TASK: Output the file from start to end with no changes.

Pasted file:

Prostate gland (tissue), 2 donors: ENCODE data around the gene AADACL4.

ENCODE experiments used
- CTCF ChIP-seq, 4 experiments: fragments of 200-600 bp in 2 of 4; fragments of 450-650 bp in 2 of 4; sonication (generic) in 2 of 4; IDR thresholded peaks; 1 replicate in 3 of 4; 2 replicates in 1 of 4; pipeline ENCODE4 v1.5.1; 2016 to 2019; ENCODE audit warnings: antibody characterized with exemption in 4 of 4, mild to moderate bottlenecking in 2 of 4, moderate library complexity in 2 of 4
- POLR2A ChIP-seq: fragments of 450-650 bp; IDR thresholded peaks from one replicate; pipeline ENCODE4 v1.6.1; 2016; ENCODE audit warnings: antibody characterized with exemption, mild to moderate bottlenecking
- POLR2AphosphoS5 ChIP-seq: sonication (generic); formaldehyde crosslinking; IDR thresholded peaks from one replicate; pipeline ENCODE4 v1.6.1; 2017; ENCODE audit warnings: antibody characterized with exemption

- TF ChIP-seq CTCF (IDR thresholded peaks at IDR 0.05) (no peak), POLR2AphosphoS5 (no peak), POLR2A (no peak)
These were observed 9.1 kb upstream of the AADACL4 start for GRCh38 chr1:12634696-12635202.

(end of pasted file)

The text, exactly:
Prostate gland (tissue), 2 donors: ENCODE data around the gene AADACL4.

ENCODE experiments used
- CTCF ChIP-seq, 4 experiments: fragments of 200-600 bp in 2 of 4; fragments of 450-650 bp in 2 of 4; sonication (generic) in 2 of 4; IDR thresholded peaks; 1 replicate in 3 of 4; 2 replicates in 1 of 4; pipeline ENCODE4 v1.5.1; 2016 to 2019; ENCODE audit warnings: antibody characterized with exemption in 4 of 4, mild to moderate bottlenecking in 2 of 4, moderate library complexity in 2 of 4
- POLR2A ChIP-seq: fragments of 450-650 bp; IDR thresholded peaks from one replicate; pipeline ENCODE4 v1.6.1; 2016; ENCODE audit warnings: antibody characterized with exemption, mild to moderate bottlenecking
- POLR2AphosphoS5 ChIP-seq: sonication (generic); formaldehyde crosslinking; IDR thresholded peaks from one replicate; pipeline ENCODE4 v1.6.1; 2017; ENCODE audit warnings: antibody characterized with exemption

- TF ChIP-seq CTCF (IDR thresholded peaks at IDR 0.05) (no peak), POLR2AphosphoS5 (no peak), POLR2A (no peak)
These were observed 9.1 kb upstream of the AADACL4 start for GRCh38 chr1:12634696-12635202.